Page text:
Wednesday, March 22, 2006


There are a number of twin cities in the United States. Minneapolis-St. Paul is perhaps the pairing with which we are all most familiar. However, it seems like every state has the "Twin City" region of two cities you don't know about. Whether it's Champaign-Urbana, or Scranton-Wilkes Barre, twin cities abound.

I don't remember many twin cities in Europe. There are a few that are close enough to share airports, Baltimore-Washington International style (i.e. Koln-Bonn), but twin cities seem to have consolidated in Europe.

Or so I thought. Today in the Sun-Times I came across an article about a Romanian man who has apparently been living in O'Hare. He was recently (and apparently thankfully) deported back to Romania. However, the Sun-Times reported that he had to fly to Amsterdam, because there are no direct flights from Chicago to . . . Budapest. And this is Europe's great matching set of twin cities. Budapest. The 1000 year capital of Hungary and the Hungarian people. Bucharest. The capital of Romania. Apparently they are twin cities, because this article is not the first time I have seen the mistake made.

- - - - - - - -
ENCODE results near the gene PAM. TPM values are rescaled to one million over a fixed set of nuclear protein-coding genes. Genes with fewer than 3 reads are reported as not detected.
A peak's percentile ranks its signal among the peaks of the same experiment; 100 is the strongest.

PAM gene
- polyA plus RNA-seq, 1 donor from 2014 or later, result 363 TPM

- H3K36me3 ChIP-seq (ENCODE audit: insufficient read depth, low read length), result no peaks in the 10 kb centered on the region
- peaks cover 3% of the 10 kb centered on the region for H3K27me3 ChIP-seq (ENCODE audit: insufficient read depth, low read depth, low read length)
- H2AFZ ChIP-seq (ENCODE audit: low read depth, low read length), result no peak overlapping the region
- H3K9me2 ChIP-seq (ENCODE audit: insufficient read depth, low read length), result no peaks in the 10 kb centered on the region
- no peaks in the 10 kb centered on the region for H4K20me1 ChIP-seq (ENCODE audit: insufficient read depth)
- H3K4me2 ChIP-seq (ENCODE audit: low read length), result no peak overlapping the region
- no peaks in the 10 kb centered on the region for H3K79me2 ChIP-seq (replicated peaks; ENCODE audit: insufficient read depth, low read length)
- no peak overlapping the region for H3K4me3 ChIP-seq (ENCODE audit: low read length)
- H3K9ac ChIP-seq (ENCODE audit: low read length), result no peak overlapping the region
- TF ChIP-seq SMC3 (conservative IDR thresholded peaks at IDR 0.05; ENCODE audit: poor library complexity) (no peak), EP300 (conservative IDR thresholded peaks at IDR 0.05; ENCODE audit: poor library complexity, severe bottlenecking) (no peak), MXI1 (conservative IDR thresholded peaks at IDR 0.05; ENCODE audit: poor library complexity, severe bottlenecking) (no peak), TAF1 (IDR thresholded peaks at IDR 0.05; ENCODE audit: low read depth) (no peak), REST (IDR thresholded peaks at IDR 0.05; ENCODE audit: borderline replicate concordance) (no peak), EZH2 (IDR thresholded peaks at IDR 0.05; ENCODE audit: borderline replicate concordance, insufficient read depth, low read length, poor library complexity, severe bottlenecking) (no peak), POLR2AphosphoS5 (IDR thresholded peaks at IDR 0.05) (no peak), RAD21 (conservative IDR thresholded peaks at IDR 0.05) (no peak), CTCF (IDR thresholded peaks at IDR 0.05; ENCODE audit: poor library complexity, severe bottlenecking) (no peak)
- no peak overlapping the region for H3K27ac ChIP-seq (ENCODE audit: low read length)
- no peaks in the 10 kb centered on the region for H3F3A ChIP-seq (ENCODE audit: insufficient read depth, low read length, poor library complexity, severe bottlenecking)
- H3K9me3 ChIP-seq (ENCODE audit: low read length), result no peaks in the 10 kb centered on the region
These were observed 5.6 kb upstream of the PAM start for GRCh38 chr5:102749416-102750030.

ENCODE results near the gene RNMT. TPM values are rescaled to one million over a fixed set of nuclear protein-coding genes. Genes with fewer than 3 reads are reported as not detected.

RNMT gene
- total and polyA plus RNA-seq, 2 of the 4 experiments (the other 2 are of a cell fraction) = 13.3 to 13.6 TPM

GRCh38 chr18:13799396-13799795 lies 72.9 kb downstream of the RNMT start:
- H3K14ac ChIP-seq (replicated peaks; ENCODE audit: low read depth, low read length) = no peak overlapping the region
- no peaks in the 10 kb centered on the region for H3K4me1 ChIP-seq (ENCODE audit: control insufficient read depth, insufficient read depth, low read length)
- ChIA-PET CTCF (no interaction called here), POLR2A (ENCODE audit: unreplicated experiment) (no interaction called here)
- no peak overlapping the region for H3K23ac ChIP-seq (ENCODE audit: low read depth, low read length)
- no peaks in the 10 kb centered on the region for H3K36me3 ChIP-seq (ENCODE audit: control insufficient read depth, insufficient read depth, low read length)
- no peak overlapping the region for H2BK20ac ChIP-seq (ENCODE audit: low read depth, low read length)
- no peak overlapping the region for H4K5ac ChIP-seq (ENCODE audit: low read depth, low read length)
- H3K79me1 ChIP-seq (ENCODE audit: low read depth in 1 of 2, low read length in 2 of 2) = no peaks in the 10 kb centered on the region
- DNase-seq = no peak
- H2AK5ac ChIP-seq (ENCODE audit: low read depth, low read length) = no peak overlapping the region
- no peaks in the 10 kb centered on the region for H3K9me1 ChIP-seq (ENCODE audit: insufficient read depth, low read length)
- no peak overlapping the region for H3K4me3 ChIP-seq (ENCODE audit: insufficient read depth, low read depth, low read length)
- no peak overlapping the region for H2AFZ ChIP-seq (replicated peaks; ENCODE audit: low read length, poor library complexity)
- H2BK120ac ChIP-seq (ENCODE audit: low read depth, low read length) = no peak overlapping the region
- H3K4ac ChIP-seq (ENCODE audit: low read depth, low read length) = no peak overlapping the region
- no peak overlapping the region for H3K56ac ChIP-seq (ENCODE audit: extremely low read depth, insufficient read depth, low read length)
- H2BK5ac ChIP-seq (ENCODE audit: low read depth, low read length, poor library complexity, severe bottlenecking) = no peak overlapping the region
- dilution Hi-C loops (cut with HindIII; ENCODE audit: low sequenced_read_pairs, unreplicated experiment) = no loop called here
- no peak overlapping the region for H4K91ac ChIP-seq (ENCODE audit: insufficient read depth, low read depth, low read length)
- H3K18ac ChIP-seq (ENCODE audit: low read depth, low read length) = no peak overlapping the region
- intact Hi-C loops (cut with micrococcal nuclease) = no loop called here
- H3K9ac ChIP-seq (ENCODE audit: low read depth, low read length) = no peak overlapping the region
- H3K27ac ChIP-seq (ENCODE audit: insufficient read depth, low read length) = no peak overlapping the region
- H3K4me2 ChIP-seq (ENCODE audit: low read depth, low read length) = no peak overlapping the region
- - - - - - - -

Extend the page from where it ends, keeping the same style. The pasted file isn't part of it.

In order to help all of the geographically challenged journalists and editors out there (I'm looking at you Monifa Thomas, transportation reporter, Chicago Sun-Times), let's use this simple rule. Bucharest, which has an "r" in it, is the home to Romanians. Budapest, which has no "r" in it, is the home of Hungarians.


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